Preserving

Handcrafted and Canned Cranberry Sauce

Cranberry sauce is a simple thing to make, so simple it is sadness to buy it in a can. And the worst part about canned cranberry sauce is the one dominant brand in the US is a horrid product. It is syrupy sweet, for a reason, it is heavy on the corn syrup: Cranberries, high fructose corn syrup, water, corn syrup. Keep it simple, and canning a batch for the year only takes an extra 30 minutes to an hour over just making the sauce. Do it now, and come all the holidays, no extra cooking! And on a side note, this is the time of year when finding fresh cranberries is at its prime. Do yourself a favor, look for local brands, if they grow regionally, and not just a certain brand. The berries are often fresher and tastier!

wesurecan

I adapted this recipe from We Sure Can!: How Jams and Pickles Are Reviving the Lure and Lore of Local Food, on page 180. I doubled the recipe in the book, since it didn’t take any longer. If I am going to can, I make sure I have enough in the pantry for the year 😉

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Easy-Peasy Cranberry Sauce

Ingredients:

  • 2 pounds fresh cranberries
  • 2 cups filtered water
  • 2 4″ cinnamon sticks
  • 6 cups granulated sugar

Directions:

Fill a canning pot halfway with water, add in canning jars, bring to a boil covered.

In a stockpot (stainless steel or non-stick) add the cranberries, water and cinnamon sticks. Bring the berries to boiling over hight heat, periodically mashing the cranberries with a potato masher to help break up.

Once boiling, stir in sugar (be careful as this is hot). Bring back to a full rolling boil, that you cannot stir down, and cook for about 5 minutes, until the sauce starts to set (it will be thickened if you spoon up). Stir constantly as it cooks.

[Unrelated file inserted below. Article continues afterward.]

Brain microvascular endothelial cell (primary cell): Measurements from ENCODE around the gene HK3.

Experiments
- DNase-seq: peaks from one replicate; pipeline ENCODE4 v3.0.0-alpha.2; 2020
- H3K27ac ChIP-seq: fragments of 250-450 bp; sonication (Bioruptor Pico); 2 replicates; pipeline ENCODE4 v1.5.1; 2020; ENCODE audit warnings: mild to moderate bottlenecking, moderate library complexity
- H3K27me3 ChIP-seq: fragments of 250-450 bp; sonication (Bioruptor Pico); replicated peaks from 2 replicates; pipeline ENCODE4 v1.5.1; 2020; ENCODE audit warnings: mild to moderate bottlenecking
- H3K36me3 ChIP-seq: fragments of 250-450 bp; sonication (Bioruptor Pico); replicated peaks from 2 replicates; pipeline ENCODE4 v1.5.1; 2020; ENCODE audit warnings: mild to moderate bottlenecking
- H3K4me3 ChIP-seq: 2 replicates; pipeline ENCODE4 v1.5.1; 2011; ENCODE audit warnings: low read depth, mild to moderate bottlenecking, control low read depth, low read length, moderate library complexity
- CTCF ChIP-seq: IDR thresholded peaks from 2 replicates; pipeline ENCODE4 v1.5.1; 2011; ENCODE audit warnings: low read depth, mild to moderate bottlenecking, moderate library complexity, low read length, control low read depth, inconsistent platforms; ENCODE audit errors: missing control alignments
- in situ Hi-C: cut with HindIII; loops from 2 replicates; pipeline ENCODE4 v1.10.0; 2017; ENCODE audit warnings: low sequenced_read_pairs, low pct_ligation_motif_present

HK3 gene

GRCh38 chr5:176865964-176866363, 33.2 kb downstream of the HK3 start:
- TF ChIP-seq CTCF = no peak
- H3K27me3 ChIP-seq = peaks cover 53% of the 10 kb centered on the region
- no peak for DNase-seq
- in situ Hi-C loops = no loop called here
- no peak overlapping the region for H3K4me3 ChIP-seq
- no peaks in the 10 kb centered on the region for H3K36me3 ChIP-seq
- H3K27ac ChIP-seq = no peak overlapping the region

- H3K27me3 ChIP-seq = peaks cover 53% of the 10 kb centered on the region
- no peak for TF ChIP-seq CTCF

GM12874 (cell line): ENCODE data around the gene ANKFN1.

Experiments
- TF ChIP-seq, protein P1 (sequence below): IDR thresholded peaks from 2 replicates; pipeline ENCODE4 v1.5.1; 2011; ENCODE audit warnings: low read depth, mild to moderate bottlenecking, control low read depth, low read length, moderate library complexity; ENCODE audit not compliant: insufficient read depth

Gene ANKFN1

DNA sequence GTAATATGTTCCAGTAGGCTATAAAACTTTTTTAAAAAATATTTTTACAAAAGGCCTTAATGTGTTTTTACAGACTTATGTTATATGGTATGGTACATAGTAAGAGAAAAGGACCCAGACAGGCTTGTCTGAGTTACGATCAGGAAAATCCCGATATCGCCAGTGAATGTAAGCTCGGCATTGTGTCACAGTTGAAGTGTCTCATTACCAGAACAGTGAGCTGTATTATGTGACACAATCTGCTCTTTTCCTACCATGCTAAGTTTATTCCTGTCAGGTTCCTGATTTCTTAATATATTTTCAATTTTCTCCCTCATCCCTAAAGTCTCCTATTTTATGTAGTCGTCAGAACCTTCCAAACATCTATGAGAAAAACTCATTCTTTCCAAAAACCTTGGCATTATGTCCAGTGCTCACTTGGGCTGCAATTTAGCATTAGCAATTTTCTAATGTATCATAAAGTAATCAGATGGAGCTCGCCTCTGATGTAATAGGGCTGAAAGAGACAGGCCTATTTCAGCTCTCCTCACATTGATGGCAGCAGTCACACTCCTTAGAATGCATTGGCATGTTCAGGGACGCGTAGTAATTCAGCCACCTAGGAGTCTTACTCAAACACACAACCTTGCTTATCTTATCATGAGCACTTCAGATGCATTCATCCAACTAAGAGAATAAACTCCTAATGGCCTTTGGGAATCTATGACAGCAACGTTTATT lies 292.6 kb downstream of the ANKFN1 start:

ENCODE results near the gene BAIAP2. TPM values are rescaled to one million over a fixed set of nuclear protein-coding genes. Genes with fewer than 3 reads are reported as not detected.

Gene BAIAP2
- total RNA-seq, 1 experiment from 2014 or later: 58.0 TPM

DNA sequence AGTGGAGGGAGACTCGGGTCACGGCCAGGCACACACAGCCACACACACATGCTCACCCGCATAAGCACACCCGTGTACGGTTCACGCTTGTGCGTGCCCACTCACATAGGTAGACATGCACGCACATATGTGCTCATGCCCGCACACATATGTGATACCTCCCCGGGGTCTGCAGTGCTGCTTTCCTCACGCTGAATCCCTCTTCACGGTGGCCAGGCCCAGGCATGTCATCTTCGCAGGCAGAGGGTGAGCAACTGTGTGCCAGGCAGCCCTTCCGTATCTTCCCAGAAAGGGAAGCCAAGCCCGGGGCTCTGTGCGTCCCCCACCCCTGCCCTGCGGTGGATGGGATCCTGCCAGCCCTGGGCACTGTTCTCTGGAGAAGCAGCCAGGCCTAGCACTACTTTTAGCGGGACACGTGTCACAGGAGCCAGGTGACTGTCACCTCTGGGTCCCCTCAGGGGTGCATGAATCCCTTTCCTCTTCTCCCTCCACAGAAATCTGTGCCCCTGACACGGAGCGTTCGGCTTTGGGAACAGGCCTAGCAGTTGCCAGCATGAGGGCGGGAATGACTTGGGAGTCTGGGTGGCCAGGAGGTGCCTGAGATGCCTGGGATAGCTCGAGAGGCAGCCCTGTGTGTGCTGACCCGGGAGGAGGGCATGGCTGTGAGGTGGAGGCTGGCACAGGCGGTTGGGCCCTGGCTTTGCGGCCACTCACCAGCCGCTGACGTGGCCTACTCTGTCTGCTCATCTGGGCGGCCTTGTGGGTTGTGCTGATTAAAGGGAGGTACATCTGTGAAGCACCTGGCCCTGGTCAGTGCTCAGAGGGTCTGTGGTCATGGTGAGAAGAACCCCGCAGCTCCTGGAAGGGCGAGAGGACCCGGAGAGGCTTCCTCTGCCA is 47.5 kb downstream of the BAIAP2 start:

Take off the heat, remove and discard the cinnamon sticks.

Drain the jars, place on a clean kitchen towel.

Sterilize a canning funnel and a ladle, stir the sauce again and ladle hot sauce into the jars, leaving a ¼” headspace. Wipe the jar rims with a new paper towel, dampened with hot water.

Place a new canning lid on each jar, screw on bands until finger tip tight.

Place jars into canning rack, lower into the water, place cover on. Bring back to a boil, process for 10 minutes for small jars, 15 if doing pint jars, starting timing once water boils. Turn off heat, take off lid, and let rest for 5 minutes. Remove jars, place on a cooling rack covered with a kitchen towel. Let cool, listening for the pings of the lids. Once cool, check the lids by pressing gently in the middle. If any spring back, put in refrigerator and use within a week.

Made about 10 6-ounce jars, for 60 ounces total. Store in a cool, dry area for up to a year.

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